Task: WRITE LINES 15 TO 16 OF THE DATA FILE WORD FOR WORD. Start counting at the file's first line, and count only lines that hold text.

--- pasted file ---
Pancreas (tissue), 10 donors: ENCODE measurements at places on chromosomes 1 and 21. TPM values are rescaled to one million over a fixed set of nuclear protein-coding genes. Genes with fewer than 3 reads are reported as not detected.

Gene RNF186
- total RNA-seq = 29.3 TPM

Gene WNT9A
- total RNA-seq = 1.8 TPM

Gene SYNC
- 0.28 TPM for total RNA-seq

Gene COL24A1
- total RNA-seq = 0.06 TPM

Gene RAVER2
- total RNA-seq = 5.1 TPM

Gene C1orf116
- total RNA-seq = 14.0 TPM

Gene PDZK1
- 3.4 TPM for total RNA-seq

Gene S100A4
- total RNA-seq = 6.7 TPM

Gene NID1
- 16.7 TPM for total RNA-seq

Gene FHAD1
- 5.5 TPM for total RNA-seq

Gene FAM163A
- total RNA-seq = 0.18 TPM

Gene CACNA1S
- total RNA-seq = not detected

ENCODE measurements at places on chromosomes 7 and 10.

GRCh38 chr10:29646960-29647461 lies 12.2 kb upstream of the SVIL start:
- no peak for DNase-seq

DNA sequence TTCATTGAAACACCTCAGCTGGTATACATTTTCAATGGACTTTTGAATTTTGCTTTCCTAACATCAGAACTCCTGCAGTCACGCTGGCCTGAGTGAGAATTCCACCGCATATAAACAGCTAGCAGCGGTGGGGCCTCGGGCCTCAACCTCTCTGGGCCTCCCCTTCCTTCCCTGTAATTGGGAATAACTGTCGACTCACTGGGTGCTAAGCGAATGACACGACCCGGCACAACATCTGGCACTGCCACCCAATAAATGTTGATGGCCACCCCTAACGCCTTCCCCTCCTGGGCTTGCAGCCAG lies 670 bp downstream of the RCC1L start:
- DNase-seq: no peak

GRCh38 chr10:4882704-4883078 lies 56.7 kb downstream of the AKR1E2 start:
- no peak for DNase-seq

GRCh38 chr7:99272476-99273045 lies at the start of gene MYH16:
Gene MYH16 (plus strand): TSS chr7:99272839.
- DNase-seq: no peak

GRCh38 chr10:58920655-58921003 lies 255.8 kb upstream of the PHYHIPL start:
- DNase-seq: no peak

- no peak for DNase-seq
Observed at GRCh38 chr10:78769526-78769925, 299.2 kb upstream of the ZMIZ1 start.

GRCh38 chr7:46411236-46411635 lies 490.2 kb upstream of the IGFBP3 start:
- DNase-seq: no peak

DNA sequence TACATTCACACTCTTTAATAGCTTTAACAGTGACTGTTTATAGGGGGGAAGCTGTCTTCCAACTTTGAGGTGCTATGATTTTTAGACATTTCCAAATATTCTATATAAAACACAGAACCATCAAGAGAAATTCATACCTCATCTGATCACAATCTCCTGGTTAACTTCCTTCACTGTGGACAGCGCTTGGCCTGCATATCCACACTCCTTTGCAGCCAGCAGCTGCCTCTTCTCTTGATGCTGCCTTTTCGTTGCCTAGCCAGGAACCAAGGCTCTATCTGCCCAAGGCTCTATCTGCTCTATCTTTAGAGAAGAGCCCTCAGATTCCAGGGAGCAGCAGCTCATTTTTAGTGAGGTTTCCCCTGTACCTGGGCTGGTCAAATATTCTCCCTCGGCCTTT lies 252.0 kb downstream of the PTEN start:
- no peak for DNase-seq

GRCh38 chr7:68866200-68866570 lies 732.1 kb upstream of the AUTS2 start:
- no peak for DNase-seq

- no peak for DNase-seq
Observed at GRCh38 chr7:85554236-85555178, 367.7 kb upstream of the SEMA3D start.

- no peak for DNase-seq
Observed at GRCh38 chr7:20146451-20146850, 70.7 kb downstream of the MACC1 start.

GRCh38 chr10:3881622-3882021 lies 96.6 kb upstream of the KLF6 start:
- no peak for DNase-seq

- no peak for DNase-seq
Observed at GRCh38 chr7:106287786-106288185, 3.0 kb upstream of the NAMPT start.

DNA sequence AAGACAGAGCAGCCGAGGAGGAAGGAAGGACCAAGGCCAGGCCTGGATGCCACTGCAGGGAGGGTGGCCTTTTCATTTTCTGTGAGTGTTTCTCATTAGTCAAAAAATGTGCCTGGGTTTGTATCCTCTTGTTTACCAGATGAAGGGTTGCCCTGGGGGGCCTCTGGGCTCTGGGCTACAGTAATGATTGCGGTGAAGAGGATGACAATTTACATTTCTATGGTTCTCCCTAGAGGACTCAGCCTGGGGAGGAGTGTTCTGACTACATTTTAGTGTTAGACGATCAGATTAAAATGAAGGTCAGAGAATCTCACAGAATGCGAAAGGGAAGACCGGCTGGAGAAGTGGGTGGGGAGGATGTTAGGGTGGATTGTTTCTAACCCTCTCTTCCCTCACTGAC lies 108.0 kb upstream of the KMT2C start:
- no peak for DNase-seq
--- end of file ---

- 3.4 TPM for total RNA-seq

Gene S100A4